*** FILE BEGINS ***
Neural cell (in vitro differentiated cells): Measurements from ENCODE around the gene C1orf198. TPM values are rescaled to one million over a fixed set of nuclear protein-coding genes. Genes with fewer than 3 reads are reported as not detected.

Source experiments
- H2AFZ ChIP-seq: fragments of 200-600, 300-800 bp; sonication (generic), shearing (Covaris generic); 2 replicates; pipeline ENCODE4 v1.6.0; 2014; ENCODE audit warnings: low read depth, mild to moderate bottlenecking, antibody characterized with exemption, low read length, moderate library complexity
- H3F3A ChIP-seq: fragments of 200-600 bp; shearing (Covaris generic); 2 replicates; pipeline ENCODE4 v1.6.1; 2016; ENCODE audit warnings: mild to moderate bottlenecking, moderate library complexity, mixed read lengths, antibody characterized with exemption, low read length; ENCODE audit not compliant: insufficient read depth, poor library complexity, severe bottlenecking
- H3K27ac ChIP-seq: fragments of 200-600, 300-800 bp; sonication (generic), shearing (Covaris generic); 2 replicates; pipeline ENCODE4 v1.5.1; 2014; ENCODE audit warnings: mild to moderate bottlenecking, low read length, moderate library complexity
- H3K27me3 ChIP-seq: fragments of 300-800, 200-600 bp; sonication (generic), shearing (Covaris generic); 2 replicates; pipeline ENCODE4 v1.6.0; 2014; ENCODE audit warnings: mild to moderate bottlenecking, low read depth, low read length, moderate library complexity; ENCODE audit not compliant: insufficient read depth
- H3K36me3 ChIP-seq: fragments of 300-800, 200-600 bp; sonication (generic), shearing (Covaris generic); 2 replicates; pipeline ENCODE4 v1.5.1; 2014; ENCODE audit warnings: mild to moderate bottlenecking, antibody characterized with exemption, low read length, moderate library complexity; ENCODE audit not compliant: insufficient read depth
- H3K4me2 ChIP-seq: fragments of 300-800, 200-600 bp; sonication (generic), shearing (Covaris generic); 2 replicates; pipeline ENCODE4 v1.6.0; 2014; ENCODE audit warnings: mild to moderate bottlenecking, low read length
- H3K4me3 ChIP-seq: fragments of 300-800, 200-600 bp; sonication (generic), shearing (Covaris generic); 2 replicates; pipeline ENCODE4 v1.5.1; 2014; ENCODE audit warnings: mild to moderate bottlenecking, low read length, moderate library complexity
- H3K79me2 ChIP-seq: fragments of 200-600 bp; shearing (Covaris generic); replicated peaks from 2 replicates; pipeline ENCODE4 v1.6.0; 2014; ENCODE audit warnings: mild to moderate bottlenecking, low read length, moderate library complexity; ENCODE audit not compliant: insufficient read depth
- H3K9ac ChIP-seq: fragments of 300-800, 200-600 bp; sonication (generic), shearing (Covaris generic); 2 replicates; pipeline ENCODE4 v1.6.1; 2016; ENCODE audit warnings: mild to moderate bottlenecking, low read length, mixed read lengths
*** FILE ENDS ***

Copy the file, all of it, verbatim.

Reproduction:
Neural cell (in vitro differentiated cells): Measurements from ENCODE around the gene C1orf198. TPM values are rescaled to one million over a fixed set of nuclear protein-coding genes. Genes with fewer than 3 reads are reported as not detected.

Source experiments
- H2AFZ ChIP-seq: fragments of 200-600, 300-800 bp; sonication (generic), shearing (Covaris generic); 2 replicates; pipeline ENCODE4 v1.6.0; 2014; ENCODE audit warnings: low read depth, mild to moderate bottlenecking, antibody characterized with exemption, low read length, moderate library complexity
- H3F3A ChIP-seq: fragments of 200-600 bp; shearing (Covaris generic); 2 replicates; pipeline ENCODE4 v1.6.1; 2016; ENCODE audit warnings: mild to moderate bottlenecking, moderate library complexity, mixed read lengths, antibody characterized with exemption, low read length; ENCODE audit not compliant: insufficient read depth, poor library complexity, severe bottlenecking
- H3K27ac ChIP-seq: fragments of 200-600, 300-800 bp; sonication (generic), shearing (Covaris generic); 2 replicates; pipeline ENCODE4 v1.5.1; 2014; ENCODE audit warnings: mild to moderate bottlenecking, low read length, moderate library complexity
- H3K27me3 ChIP-seq: fragments of 300-800, 200-600 bp; sonication (generic), shearing (Covaris generic); 2 replicates; pipeline ENCODE4 v1.6.0; 2014; ENCODE audit warnings: mild to moderate bottlenecking, low read depth, low read length, moderate library complexity; ENCODE audit not compliant: insufficient read depth
- H3K36me3 ChIP-seq: fragments of 300-800, 200-600 bp; sonication (generic), shearing (Covaris generic); 2 replicates; pipeline ENCODE4 v1.5.1; 2014; ENCODE audit warnings: mild to moderate bottlenecking, antibody characterized with exemption, low read length, moderate library complexity; ENCODE audit not compliant: insufficient read depth
- H3K4me2 ChIP-seq: fragments of 300-800, 200-600 bp; sonication (generic), shearing (Covaris generic); 2 replicates; pipeline ENCODE4 v1.6.0; 2014; ENCODE audit warnings: mild to moderate bottlenecking, low read length
- H3K4me3 ChIP-seq: fragments of 300-800, 200-600 bp; sonication (generic), shearing (Covaris generic); 2 replicates; pipeline ENCODE4 v1.5.1; 2014; ENCODE audit warnings: mild to moderate bottlenecking, low read length, moderate library complexity
- H3K79me2 ChIP-seq: fragments of 200-600 bp; shearing (Covaris generic); replicated peaks from 2 replicates; pipeline ENCODE4 v1.6.0; 2014; ENCODE audit warnings: mild to moderate bottlenecking, low read length, moderate library complexity; ENCODE audit not compliant: insufficient read depth
- H3K9ac ChIP-seq: fragments of 300-800, 200-600 bp; sonication (generic), shearing (Covaris generic); 2 replicates; pipeline ENCODE4 v1.6.1; 2016; ENCODE audit warnings: mild to moderate bottlenecking, low read length, mixed read lengths